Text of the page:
Getting into the mobile food craze and starting a food truck is not easy and staying in the game is even harder. It is not enough just to have a killer concept for the menu and think people will be lining up to get a taste of your ‘fabulous’ new invention. But following your passion and running your own business while seeing the smiles you can put on the faces of your customers can be very fulfilling and rewarding, if done right. So here are a few tips you may want to consider while taking that step into the mobile food industry.
The Business Plan
Never go into business without the proper planning and preparation. This is the single most important aspect that can make or break the whole business if not properly prepared and executed. This plan will include your strategy, competitor analysis, target market, branding, marketing strategy, financial plan, growth metrics, management and manpower requirements, and of course a potential-problem analysis in order to come up with a back-up plan in case things go wrong.
The next step would be determining the kind and size of your mobile food unit. Will you get a cart or kiosk, a trailer, or a food truck? Do you need a brand new one or will a used one do? What kind of kitchen equipment would you need? This decision would be based primarily on your budget, the size of the business and experience you have running one, and the time you will be spending running it (part-time or full-time).
Know Your Local Codes and Regulations
Another big part of starting a food truck are licenses and permits that can set you back around $10,000 depending on your area. This includes a business license, food handler certification, health certification, and fire certification. You will also most probably need the services of a commissary for food preparation and garbage disposal. Local legislation also decides where you can park your truck and sell food, so make sure you have considered all of these.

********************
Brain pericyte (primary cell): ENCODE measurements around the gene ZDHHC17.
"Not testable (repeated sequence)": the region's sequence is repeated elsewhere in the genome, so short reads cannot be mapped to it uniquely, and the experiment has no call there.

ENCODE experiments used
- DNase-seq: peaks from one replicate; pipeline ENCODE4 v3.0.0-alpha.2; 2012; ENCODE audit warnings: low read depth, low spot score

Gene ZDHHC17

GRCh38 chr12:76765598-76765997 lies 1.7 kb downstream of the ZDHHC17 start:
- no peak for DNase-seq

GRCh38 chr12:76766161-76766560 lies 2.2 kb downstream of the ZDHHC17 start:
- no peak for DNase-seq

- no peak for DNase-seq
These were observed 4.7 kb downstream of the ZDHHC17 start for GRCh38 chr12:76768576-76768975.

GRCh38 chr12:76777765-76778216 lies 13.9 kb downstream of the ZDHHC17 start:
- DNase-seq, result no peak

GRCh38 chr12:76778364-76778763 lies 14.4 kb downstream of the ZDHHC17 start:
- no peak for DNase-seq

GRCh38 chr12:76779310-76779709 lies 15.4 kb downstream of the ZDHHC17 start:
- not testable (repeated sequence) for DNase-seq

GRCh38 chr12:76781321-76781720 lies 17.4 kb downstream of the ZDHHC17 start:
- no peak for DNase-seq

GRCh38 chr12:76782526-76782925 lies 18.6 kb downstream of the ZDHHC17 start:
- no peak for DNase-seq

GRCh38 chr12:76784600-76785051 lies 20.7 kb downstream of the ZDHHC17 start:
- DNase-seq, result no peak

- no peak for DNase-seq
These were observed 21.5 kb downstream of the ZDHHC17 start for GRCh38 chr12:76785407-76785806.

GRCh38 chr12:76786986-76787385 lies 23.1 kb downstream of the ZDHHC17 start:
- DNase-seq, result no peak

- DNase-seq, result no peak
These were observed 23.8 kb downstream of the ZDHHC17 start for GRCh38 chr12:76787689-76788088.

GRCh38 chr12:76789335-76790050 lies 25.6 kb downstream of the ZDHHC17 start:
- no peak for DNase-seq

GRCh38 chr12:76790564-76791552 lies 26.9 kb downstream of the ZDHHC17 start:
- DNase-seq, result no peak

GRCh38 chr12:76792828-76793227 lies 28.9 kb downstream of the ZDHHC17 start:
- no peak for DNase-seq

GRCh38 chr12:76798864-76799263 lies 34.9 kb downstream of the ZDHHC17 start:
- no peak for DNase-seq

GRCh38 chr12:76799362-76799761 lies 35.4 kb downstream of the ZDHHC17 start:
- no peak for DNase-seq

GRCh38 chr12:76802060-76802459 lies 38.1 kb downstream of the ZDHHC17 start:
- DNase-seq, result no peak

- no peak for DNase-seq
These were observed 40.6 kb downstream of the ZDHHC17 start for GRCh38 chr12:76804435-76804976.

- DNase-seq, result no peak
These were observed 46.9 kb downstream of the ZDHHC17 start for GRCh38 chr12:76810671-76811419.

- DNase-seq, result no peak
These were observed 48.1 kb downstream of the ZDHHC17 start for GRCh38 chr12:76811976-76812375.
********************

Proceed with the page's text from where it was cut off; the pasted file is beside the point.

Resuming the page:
Don’t Over Do The Menu
You don’t need to be the truck with the most types of toppings on a hot dog nor do you need to have such a wide selection of main dishes, add-ons, sauces, sides, drinks, and desserts. A larger menu will naturally need more ingredients, more prep space and time, more manpower, more wastage, and thus more overhead costs. Also keep in mind your preparation time for each item. You don’t want your customers standing in line for too long. Remember that the primary draws of a food truck are convenience and quick service time.
Consistency is the key to good brand recognition. Take time to develop your core products and this will also lead to a steady core following. Also take time to develop a good location, in order to become institutionalized as part of the community. One advantage of food trucks are the immediate feedback you can get from customers, so you can easily tailor and adjust your recipes accordingly.
Also part of successful branding is the look you want for your unit and especially your logo. This also includes the look of your menu, food packaging, and other accessories. Create an over-all theme for this that can include distinct and catchy names for your food items. Just make sure that your message is communicated properly and the type of food you sell would be easily understood.
Differentiate yourself from the numerous mobile food vendors out there. Do your homework and be prepared with a comprehensive business plan to guide you every step of the way. Be aware of the limitations of city or county laws. Work on building your brand, and streamline your menu. Hopefully these tips will arm you with the knowledge and confidence in embarking into the exciting world of mobile food and in starting a food truck.